AP, NEW YORK -- Wall Street tumbled Friday after the government said personal incomes fell last month by the largest amount in nearly three years while consumer spending slowed.
The Dow Jones industrial average fell more than 170 points, while a disappointing profit report from computer maker Dell Inc. weighed on the technology-heavy Nasdaq composite index.
Meanwhile, investors charted the path of Hurricane Gustav as it heads toward the Gulf of Mexico and its oil rigs and refineries.
Wall Street's retreat following the downbeat news about consumers also comes after several days of sizable gains in stocks and on the final session before the long Labor Day weekend. Pre-holiday trading is generally light and some pullback was to be expected.
Still, investors were uneasy after the Commerce Department reported that personal incomes fell by 0.7 percent in July -- well beyond the drop of 0.1 percent that analysts polled by Thomson/IFR had predicted.
As expected, the government also said consumer spending rose a modest 0.2 percent. That was below the 0.6 percent increase seen in June and, accounting for rising prices, spending fell by 0.4 percent in July. Wall Street has been concerned about Americans' ability to help the economy grow, as high prices for gas and food have strapped many household budgets.
''My biggest concern with the income data is that we're getting off to a weak start to the third quarter,'' said Robert Dye, senior economist at PNC Financial Services Group. ''The income numbers are a reminder that the economy is going to look worse before it gets better.''
The Dow fell 171.63, or 1.47 percent, to 11,543.55. The blue chips began trading Friday having logged a three-day advance of nearly 330 points.
Broader stock indicators also lost ground. The Standard & Poor's 500 index fell 17.85, or 1.37 percent, to 1,282.83. The Nasdaq fell 44.12, or 1.83 percent, to 2,367.52.
The week's trading was again marked by volatility. After tumbling Monday on worries about the credit markets and finishing mixed Tuesday, stocks rose Wednesday and Thursday.
Those moves perhaps belied the quiet surrounding some trading posts. While readings on the overall economy as well as consumer confidence and demand for big-ticket manufactured goods were better than expected, trading was light all week. This prompted some observers to dismiss the market's moves as aberrations.
Declining issues outnumbered advancers Friday by nearly 2 to 1 on the New York Stock Exchange, where volume came to a weak 959.1 million shares compared with 956.2 million shares traded Thursday.
For the week, Dow fell 1 percent, the S&P 500 lost 1.18 percent and the Nasdaq fell 3.47 percent. And in August, the Dow rose 1.45 percent, the S&P 500 gained 1.22 percent and the Nasdaq added 1.80 percent.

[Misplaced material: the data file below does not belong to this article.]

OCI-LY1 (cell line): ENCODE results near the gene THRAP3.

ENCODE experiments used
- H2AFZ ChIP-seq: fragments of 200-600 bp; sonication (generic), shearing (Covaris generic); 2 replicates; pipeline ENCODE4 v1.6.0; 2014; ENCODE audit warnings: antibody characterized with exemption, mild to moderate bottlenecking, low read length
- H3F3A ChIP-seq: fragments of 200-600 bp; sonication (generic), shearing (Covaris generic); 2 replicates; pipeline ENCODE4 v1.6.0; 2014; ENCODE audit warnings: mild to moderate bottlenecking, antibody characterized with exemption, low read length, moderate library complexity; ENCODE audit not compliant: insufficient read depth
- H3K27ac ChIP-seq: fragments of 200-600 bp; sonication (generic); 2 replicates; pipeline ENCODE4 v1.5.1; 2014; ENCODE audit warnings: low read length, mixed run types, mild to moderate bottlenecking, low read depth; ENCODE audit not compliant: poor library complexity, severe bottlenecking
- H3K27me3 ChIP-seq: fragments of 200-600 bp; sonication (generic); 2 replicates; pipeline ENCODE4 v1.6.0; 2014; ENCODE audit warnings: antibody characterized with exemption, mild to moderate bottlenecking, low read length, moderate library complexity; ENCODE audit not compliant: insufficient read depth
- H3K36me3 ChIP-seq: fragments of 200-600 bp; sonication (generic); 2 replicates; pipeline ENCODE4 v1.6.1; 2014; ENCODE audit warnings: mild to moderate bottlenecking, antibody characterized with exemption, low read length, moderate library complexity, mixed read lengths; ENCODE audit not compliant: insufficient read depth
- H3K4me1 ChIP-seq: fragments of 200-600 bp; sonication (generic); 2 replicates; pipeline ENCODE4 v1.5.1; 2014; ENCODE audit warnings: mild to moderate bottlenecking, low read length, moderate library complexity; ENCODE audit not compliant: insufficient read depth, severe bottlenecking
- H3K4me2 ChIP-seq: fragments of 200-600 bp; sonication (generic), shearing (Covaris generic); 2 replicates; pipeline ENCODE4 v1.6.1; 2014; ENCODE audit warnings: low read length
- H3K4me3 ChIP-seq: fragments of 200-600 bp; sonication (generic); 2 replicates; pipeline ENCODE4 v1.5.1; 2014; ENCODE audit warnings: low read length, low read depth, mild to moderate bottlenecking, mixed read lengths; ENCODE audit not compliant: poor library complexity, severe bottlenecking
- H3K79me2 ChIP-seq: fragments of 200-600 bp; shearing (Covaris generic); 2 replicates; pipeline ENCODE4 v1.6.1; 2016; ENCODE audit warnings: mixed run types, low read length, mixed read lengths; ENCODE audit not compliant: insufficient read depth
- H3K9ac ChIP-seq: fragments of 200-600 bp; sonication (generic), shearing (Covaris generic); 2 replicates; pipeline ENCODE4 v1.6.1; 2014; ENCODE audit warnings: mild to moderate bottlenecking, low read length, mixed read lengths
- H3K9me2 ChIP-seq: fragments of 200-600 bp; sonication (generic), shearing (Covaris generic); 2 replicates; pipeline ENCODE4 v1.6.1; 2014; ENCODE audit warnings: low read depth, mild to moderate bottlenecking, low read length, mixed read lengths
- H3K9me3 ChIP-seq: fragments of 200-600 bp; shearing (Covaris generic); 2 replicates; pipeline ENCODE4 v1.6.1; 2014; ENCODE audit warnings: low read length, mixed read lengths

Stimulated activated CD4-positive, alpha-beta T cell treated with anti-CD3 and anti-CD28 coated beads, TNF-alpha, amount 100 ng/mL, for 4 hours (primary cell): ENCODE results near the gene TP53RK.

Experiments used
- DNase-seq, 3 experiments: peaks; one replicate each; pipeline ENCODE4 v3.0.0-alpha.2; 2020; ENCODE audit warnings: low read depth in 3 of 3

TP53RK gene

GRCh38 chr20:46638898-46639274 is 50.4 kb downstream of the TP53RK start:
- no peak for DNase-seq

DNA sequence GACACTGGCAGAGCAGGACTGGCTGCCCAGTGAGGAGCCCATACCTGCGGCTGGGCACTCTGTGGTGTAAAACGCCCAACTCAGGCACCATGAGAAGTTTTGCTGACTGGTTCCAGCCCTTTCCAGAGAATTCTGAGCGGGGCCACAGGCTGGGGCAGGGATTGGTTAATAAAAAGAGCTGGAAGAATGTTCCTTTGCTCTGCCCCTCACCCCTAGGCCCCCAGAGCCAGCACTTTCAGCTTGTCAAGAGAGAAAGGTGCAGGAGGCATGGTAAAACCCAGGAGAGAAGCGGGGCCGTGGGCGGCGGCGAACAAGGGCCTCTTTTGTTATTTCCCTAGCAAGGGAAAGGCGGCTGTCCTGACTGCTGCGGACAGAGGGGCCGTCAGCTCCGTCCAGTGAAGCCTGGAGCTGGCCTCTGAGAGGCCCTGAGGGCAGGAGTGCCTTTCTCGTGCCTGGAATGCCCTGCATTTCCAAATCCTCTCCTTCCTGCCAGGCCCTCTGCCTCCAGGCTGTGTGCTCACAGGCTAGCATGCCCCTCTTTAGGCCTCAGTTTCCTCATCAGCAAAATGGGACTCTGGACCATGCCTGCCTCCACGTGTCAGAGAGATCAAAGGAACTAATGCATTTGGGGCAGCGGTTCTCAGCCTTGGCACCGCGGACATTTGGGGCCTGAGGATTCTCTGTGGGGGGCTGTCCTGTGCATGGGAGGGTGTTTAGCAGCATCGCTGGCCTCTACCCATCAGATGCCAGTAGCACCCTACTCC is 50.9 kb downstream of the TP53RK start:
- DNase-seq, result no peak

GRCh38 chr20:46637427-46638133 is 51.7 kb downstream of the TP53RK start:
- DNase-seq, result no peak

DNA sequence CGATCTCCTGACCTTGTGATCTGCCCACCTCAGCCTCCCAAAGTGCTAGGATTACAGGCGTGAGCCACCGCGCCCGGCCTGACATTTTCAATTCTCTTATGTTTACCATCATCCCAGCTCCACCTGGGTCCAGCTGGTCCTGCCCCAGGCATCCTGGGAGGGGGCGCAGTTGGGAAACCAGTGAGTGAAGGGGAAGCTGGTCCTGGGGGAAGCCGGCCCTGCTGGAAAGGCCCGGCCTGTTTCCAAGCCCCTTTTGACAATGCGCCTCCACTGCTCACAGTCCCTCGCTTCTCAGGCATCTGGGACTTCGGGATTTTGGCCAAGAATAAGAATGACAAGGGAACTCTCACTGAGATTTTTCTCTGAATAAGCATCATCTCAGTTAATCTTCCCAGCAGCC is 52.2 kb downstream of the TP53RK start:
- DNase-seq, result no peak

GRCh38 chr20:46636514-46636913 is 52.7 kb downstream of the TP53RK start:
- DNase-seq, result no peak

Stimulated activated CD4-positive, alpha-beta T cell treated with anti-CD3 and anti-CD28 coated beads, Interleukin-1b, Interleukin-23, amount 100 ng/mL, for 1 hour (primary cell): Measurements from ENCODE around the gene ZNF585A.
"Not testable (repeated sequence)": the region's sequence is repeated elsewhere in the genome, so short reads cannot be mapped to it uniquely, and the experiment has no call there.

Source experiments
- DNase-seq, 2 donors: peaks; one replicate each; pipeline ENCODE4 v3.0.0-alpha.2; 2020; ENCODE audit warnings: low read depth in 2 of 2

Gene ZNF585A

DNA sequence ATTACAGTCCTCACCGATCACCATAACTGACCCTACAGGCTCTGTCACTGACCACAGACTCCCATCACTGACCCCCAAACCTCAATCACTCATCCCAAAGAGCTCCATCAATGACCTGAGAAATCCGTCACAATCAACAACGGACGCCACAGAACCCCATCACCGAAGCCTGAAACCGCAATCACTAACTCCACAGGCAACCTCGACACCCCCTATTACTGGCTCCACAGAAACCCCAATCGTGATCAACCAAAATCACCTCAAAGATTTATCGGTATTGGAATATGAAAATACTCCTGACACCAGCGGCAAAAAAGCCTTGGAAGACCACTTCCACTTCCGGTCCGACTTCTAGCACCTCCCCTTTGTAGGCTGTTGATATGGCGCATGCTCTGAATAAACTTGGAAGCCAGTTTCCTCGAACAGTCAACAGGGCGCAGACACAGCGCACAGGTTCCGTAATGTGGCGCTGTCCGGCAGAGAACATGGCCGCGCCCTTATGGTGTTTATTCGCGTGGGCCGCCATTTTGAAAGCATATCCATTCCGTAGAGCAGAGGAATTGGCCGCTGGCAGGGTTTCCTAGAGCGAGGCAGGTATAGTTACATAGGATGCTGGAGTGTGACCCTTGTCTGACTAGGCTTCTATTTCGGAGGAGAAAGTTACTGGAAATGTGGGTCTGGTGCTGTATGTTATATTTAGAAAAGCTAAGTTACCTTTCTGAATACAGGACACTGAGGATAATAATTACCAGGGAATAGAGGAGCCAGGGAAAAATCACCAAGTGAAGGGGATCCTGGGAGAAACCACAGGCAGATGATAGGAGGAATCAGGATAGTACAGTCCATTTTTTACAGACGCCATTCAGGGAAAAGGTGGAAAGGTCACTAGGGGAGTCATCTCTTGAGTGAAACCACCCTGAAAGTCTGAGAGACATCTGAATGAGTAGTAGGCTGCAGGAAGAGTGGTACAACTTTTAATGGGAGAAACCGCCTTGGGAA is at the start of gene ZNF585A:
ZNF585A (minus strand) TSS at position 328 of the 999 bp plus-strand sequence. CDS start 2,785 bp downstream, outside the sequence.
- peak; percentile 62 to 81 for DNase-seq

Bond prices fell Friday. The 10-year note's yield, which moves opposite its price, rose to 3.83 percent from 3.79 percent late Thursday. The dollar was mixed against other major currencies, while gold prices fell.
Light, sweet crude fell 13 cents to $115.46 per barrel on the New York Mercantile Exchange. While oil trading has been orderly as Gustav progresses, there is concern about damage from the storm or a disruption in the flow of gasoline and other fuel from Gulf Coast refineries.
Although many investors are fixated on consumers, Wall Street showed little reaction to the Reuters/University of Michigan's index of consumer sentiment, which rose to its highest level in five months. Economists often reason that consumers who are upbeat about their prospects are more likely to spend.
Also, investors shrugged off the Chicago Purchasing Managers' index, which measures business conditions across Illinois, Michigan and Indiana. It jumped to 57.9 from 50.8 in July. The index is considered a precursor to the Institute for Supply Management's manufacturing survey on Tuesday. Investors also will be looking next week to readings on the service sector, construction, factory orders and employment.
''Traditionally September is a weak month for stocks and I don't think we're going to escape that,'' said Peter Cardillo, chief market economist at New York-based brokerage house Avalon Partners Inc., looking to the coming week. ''I do think we are going to stay in a trading range. I don't see this market falling out of bed and going below the July lows.''
But concerns that arose Friday could remain next week. Investors worried about the tech sector after Dell's report late Thursday and its cautious comments about spending in the sector. The stock fell $3.48, or 14 percent, to $21.73.
Another tech name, Marvell Technology Group Ltd., fell after its third-quarter revenue forecast fell short of Wall Street's estimate. The stock lost 65 cents, or 4.4 percent, to $14.11.
Government-chartered Fannie Mae and Freddie Mac fell anew Friday after big gains earlier in the week. Fannie Mae fell $1.11, or 14 percent, to $6.84, while Freddie Mac fell 77 cents, or 15 percent, to $4.51.
The Russell 2000 index of smaller companies fell 8.29, or 1.11 percent, to 739.50.
In Tokyo, the Nikkei index rose 2.39 percent. In Europe, London's FTSE-100 index rose 0.63 percent, Frankfurt's DAX rose 0.03 percent and the CAC-40 index in Paris rose 0.47 percent.